Mayall’s own lifestyle is traditional and surprising. He has been married for a year to Barbara, a makeup artist. They met for the first time years ago when she was applying his acne for the role of Kevin Turvey. They now have a daughter, Rosie, nearly one – ‘The most beautiful child in the world,’ says Mayall, proudly. ‘She has strawberry-blonde hair and silver eyes. Quite amazing.’
Rosie is teething now and a bit upset, so Mayall makes many phone calls home during the day, from the location. truck, to check that all is well.
Apart from The New Statesman, he’s in the middle of a crazily busy time. He has recorded a follow-up to C4’s The Bad News Tour, about the life and times of a heavy-metal band. It is called More Bad News, bringing together The Young Ones’ Adrian Edmondson and Nigel Planer, and Peter Richardson from C4’s The Comic Strip Presents, in which Mayall and Edmondson have featured. Mayall has also arranged his brother’s wedding and just moved to a leafy, West London suburb in which one room of the house is designated Barbara’s artist’s studio.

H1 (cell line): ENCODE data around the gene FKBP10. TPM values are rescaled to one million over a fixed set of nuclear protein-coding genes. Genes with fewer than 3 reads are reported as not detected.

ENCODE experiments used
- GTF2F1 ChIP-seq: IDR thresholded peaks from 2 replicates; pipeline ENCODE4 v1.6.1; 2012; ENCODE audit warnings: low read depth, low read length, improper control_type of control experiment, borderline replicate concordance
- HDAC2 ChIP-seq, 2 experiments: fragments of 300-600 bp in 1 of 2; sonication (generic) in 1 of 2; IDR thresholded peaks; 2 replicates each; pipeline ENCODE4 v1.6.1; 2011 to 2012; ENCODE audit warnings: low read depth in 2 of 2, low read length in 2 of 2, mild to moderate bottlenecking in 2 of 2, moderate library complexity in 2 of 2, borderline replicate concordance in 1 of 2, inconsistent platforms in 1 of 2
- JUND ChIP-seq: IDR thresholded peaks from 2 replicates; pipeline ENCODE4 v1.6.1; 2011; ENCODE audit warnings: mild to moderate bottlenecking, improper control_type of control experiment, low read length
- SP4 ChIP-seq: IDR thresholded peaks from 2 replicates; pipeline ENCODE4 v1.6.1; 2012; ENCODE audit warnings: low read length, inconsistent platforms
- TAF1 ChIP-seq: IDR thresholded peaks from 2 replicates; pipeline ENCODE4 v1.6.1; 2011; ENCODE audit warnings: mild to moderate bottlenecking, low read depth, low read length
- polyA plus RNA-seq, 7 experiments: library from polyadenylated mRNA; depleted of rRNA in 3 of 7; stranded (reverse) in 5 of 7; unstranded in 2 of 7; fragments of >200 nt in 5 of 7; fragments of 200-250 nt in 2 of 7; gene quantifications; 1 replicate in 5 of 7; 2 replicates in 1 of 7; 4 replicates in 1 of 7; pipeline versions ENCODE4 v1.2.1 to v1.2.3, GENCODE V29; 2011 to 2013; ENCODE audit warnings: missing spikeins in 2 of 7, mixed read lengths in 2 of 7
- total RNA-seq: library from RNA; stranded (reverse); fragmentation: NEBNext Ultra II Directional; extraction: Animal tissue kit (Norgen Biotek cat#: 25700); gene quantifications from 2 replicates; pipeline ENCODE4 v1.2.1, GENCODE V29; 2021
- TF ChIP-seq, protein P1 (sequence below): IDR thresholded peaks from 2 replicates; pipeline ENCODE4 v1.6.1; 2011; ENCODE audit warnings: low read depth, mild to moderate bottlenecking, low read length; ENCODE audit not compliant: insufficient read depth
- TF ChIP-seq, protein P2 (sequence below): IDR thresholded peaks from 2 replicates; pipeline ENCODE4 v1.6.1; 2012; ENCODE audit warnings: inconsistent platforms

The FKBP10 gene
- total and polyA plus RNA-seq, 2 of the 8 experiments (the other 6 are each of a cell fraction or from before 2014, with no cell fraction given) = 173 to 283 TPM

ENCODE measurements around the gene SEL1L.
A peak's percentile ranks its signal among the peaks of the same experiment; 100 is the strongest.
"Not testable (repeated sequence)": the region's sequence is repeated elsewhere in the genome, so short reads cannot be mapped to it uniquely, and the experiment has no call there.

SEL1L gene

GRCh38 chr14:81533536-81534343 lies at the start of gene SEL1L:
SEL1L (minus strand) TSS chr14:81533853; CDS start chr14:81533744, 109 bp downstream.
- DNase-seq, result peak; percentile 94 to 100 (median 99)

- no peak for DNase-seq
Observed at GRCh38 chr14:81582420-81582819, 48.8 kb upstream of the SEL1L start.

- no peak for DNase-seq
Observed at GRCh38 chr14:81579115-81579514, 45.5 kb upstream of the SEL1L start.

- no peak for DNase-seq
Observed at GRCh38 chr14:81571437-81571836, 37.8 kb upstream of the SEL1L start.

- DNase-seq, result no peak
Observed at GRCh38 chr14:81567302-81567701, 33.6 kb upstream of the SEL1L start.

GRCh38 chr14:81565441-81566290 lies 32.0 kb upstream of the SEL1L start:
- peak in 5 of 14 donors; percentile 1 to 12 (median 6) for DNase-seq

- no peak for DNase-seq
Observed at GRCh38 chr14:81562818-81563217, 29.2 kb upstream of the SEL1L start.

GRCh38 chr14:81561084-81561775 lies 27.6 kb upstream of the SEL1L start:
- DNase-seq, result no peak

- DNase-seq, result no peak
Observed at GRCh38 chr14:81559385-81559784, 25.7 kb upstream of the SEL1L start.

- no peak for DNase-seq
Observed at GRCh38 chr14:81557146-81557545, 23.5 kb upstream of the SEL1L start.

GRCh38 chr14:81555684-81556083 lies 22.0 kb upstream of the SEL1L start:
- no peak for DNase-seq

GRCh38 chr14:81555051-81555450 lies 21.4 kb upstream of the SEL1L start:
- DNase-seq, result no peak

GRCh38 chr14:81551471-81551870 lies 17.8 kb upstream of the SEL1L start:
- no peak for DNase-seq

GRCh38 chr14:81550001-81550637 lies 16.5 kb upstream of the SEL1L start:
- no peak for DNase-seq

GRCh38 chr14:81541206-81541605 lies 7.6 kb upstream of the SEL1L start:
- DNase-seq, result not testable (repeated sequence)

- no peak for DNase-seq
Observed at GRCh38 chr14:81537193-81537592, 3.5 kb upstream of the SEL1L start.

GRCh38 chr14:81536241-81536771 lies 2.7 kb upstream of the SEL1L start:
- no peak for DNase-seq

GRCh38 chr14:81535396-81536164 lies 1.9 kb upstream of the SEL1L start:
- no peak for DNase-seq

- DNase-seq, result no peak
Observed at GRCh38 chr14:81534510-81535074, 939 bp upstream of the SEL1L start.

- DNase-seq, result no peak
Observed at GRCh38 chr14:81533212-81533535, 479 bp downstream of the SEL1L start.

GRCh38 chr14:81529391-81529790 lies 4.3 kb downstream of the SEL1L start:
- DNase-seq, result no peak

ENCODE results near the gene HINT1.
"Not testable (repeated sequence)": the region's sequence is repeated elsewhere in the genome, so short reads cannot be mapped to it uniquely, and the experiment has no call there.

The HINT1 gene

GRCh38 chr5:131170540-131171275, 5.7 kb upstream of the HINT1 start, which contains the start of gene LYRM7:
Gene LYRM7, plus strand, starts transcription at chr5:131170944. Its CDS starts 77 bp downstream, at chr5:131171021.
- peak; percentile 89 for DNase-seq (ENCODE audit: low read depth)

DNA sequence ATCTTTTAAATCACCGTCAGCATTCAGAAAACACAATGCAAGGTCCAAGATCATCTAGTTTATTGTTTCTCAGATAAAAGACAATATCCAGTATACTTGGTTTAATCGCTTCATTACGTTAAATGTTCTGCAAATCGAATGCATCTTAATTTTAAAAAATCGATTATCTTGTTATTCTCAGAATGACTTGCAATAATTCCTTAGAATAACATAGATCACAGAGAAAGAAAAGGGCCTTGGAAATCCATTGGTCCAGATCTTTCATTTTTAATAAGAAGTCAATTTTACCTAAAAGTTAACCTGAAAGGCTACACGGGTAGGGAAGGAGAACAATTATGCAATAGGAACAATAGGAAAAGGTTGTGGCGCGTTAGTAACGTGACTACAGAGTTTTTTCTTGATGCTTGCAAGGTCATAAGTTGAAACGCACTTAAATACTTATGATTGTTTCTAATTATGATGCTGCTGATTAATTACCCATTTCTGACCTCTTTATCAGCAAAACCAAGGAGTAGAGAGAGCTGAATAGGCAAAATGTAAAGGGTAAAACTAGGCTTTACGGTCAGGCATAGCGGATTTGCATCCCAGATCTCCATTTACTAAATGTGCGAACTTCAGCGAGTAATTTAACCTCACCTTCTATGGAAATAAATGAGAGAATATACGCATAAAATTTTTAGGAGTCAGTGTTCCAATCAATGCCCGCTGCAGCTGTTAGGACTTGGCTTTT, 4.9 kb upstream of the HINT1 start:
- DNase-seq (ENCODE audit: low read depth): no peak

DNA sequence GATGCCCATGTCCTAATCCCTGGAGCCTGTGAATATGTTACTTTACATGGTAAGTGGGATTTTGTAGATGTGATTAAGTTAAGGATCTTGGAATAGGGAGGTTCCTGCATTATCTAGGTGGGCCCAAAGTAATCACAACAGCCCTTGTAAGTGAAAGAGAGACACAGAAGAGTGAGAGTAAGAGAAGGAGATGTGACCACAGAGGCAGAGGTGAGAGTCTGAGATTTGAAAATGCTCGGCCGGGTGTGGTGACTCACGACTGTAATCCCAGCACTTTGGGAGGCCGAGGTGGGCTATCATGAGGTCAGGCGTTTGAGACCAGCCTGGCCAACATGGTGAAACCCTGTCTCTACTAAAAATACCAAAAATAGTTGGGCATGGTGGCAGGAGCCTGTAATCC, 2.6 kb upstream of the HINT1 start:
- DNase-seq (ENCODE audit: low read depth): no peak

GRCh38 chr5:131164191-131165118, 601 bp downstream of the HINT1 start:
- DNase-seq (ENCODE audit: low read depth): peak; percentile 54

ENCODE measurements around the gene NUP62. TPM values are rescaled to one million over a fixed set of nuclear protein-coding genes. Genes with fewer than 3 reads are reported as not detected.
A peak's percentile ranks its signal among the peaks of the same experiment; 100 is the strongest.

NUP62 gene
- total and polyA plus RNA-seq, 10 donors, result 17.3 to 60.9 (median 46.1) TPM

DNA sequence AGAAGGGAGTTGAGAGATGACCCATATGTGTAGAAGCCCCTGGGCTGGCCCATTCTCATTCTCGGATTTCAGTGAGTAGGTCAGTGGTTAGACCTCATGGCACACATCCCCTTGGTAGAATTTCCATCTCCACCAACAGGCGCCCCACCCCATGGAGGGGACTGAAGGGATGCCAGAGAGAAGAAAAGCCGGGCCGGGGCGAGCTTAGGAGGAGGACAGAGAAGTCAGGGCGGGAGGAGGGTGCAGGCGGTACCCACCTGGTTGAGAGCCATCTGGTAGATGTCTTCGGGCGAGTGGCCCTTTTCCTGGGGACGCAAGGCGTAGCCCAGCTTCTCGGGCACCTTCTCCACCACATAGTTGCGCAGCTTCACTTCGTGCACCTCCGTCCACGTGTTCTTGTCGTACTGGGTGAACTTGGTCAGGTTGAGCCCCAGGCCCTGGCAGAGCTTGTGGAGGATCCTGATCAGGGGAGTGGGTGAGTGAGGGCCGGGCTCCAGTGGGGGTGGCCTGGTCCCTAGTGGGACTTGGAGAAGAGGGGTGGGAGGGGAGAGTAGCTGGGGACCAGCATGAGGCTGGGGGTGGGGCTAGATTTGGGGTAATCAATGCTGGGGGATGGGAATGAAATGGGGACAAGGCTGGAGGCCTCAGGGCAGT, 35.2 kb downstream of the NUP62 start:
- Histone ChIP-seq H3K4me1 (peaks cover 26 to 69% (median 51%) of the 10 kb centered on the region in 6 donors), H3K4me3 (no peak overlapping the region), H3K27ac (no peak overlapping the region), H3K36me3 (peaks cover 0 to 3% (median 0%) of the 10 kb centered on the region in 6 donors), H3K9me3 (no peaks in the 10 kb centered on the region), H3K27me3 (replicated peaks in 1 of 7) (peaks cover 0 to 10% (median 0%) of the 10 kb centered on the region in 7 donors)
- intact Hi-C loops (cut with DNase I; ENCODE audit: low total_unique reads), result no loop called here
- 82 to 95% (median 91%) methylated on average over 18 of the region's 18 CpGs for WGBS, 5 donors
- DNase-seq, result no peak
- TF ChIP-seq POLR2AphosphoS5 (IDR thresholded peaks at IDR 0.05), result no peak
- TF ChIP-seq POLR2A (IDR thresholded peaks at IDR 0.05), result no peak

‘She studied at Glasgow College of Art and she’s very talented,’ says Mayall. ‘It would be nice if she could spend more time painting.’
The New Statesman is written by the successful team of Laurence Marks and Maurice Gran, who wrote Shine On Harvey Moon, Roll Over Beethoven and Relative Strangers. Mayall admired their writing and approached them with the suggestion of writing something for him. It was some time before it became apparent that the subject would be politics.
‘I’m quite a political animal,’ Mayall says, ‘but, although I’m 30 next year, I still think of myself as a kid, and Laurence and Maurice are definitely grown-ups, Laurence, particularly, is like a father-figure to me. They speak with authority and have opinions that seem to carry weight – and they don’t mind what people think of them, which is a very grown-up thing as well.’
There is suddenly a crash behind us. Roy Scammell, the stuntman, has driven the taxi straight through the barn door and left it splintering on its hinges. Everyone applauds.
These days, someone else smashes things up for Rik Mayall.